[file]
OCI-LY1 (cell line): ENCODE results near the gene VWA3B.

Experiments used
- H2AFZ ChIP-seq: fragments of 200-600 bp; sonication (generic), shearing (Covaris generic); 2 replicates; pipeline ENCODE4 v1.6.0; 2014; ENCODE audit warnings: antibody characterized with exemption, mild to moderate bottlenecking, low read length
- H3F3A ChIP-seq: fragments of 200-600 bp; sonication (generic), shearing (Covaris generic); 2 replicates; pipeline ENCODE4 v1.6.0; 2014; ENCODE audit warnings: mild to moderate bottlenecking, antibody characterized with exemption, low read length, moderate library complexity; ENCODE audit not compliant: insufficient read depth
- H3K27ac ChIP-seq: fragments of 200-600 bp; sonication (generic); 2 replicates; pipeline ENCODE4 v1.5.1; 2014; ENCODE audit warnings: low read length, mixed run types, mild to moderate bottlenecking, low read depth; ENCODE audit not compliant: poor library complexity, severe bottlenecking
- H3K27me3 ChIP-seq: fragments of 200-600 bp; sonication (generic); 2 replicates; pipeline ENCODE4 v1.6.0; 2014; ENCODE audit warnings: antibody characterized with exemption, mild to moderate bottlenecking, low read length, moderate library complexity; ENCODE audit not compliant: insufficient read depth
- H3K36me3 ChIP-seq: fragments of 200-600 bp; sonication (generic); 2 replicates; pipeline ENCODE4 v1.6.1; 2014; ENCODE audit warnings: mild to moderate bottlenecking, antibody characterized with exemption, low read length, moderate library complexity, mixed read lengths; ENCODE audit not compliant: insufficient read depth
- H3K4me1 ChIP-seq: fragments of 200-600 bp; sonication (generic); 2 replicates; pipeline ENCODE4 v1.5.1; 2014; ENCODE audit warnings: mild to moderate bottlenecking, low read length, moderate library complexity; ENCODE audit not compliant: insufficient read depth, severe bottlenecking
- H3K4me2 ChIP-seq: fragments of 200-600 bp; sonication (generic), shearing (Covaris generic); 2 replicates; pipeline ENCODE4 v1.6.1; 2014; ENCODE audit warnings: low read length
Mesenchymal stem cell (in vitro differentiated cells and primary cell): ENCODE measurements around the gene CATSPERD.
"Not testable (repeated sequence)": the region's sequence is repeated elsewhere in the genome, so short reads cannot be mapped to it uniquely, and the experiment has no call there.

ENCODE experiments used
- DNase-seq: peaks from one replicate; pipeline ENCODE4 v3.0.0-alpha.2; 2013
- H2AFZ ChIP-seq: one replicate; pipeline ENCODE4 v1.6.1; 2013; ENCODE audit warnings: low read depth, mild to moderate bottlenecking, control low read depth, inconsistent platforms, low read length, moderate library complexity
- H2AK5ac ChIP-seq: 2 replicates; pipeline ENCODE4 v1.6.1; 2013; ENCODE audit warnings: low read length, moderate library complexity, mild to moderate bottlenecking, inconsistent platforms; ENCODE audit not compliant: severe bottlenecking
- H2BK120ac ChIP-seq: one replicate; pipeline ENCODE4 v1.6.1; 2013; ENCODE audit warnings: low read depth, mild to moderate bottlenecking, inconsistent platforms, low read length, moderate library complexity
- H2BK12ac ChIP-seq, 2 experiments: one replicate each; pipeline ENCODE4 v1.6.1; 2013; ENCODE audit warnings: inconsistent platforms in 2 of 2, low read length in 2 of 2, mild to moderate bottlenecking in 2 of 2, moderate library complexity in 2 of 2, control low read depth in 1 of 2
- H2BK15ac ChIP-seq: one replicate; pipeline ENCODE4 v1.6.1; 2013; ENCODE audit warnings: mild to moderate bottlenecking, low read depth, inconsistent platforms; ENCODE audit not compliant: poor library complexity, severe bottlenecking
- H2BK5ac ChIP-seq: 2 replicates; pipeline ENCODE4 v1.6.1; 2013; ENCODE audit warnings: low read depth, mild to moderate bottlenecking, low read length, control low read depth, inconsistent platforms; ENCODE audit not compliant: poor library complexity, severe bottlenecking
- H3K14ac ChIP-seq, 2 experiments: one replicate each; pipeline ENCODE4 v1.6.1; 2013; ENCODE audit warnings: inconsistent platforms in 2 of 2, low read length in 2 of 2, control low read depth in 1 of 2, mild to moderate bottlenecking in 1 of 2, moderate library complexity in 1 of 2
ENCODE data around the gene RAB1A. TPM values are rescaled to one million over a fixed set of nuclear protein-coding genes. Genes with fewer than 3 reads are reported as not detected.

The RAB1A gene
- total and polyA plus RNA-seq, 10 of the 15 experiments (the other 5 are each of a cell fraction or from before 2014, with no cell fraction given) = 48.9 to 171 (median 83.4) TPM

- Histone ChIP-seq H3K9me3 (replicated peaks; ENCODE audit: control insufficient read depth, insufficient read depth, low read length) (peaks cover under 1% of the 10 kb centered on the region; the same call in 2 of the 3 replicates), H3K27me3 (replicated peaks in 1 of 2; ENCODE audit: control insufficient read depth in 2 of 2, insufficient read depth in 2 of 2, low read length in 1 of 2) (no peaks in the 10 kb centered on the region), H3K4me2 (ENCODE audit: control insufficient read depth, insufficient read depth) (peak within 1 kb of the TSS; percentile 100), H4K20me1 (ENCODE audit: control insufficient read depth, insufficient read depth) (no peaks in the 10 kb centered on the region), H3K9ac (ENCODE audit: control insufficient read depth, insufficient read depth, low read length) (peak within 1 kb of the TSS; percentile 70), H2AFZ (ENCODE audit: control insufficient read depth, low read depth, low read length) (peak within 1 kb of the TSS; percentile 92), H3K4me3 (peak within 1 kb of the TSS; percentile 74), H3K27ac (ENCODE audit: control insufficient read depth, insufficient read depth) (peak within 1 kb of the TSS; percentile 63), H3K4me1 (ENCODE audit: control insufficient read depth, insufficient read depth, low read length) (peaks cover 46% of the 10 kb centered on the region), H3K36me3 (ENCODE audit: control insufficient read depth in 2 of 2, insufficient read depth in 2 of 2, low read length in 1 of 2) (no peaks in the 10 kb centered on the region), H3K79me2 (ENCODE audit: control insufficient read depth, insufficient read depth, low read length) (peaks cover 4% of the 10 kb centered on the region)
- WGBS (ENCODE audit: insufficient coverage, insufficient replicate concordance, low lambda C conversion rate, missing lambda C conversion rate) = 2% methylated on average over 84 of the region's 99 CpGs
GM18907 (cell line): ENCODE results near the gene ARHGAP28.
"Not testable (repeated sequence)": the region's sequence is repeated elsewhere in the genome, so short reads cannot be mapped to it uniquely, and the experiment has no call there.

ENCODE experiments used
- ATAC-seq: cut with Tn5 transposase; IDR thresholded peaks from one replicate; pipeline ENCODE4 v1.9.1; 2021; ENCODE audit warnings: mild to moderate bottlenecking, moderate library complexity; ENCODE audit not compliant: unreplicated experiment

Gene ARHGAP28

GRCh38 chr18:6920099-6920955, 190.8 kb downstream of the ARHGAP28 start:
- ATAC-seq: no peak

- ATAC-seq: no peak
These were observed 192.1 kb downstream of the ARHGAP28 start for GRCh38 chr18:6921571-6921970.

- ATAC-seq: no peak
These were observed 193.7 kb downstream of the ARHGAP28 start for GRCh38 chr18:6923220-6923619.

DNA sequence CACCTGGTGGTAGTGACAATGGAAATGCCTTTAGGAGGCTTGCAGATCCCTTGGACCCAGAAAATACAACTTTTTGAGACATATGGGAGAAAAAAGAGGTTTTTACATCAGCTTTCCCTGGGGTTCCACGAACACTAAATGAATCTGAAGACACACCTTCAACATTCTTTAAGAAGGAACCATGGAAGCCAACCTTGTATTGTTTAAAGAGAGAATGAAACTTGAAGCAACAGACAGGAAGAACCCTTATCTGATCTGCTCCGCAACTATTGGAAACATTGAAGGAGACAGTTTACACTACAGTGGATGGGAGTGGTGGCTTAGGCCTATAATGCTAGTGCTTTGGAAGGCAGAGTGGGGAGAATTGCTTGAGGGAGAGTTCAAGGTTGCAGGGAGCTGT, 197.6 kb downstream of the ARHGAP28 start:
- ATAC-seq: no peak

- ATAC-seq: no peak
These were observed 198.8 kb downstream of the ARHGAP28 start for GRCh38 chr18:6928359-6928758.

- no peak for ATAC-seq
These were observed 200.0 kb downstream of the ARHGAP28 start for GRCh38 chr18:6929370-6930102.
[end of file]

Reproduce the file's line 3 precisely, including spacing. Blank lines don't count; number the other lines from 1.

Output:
- H2AFZ ChIP-seq: fragments of 200-600 bp; sonication (generic), shearing (Covaris generic); 2 replicates; pipeline ENCODE4 v1.6.0; 2014; ENCODE audit warnings: antibody characterized with exemption, mild to moderate bottlenecking, low read length